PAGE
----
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DFW Will Need To Build 19,000 New Apartments Each Year To Meet Demand

A new study shows the US will need to build 4.6 million apartments in the next decade
Photo: Unkas Photo | Shutterstock

According to a recent study, Dallas-Fort Worth is the second metro area with the highest number of new units needed. This means that to keep up with the demand DFW would have to build 19,000 apartments each year for the next thirteen years. That’s … a lot!

Conducted by Hoyt Advisory Services and commissioned by the National Apartment Association and the National Multifamily Housing Council, the report says that nationwide, the US needs to build 4.6 million new apartments in the next ten years to meet the growing demand. The study also reports that in the same period, 11.7 million existing apartments could need renovation. As reported by The Dallas Morning News, there’s currently a deficit of 600,000 apartments, with a greater demand for affordable units.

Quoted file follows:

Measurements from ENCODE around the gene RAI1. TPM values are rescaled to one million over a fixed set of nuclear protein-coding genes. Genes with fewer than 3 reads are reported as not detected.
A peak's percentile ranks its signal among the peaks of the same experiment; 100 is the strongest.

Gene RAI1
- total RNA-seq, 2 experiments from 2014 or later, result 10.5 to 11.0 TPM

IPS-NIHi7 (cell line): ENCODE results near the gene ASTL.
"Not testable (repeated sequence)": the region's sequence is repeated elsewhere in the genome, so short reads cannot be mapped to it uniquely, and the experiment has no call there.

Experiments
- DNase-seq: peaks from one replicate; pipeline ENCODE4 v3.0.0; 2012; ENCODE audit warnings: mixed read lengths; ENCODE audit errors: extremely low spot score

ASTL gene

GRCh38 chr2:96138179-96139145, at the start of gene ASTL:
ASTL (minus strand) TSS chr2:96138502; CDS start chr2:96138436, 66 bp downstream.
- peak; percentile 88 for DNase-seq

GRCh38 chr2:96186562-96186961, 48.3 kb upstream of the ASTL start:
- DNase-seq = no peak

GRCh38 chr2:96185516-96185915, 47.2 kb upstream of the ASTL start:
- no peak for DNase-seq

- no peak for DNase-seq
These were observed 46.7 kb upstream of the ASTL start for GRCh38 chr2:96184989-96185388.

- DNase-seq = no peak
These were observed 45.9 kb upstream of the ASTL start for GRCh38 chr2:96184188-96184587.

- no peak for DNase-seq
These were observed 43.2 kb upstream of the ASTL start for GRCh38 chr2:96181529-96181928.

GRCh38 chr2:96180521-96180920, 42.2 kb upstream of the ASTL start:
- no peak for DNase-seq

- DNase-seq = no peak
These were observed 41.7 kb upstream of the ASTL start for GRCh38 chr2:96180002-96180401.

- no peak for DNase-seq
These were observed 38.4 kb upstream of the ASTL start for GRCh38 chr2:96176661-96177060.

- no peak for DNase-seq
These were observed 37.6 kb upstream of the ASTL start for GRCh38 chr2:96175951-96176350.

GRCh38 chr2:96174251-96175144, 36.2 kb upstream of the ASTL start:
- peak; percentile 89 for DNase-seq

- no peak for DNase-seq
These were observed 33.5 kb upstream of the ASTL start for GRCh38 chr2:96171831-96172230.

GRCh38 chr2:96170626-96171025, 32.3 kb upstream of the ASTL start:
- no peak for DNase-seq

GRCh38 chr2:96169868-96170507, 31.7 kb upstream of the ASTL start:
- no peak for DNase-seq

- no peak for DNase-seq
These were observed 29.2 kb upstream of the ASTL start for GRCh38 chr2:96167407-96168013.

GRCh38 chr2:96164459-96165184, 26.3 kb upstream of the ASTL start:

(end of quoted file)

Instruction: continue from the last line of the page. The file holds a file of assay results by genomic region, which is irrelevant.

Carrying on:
“Once the financial crisis happened, [building] just really dipped, and it’s stayed pretty low, and it’s only really picked up for the past few years,” Paula Munger, assistant vice president of industry research and analysis with the National Apartment Association, told the Dallas Observer

The lack of supply has a direct correlation with affordability. According to the report, it has increased rent prices which could represent 35% or more of a household income. In DFW, where thousands of people move each year from across the country, the shortage of rental units could be critical. The Dallas Morning News reported that less than 4% of North Texas’ apartments are vacant while the median rent was up 17.4% year-over-year, to a record of $1,536 in Dallas and $1,374 in Fort Worth.

Another factor in the increased demand for apartments is the rising home finance cost that is locking many buyers out the housing market. 

DFW’s construction market is growing with residential construction leading the way, according to the Dallas Business Journal but there could be a correction coming. “It’s highly improbable we’d maintain that pace very long,” RealPage economist Jay Parsons is quoted as telling The Dallas Morning News,“History tells us that by the time developers slow down supply is about when we start to need a lot more of it again.”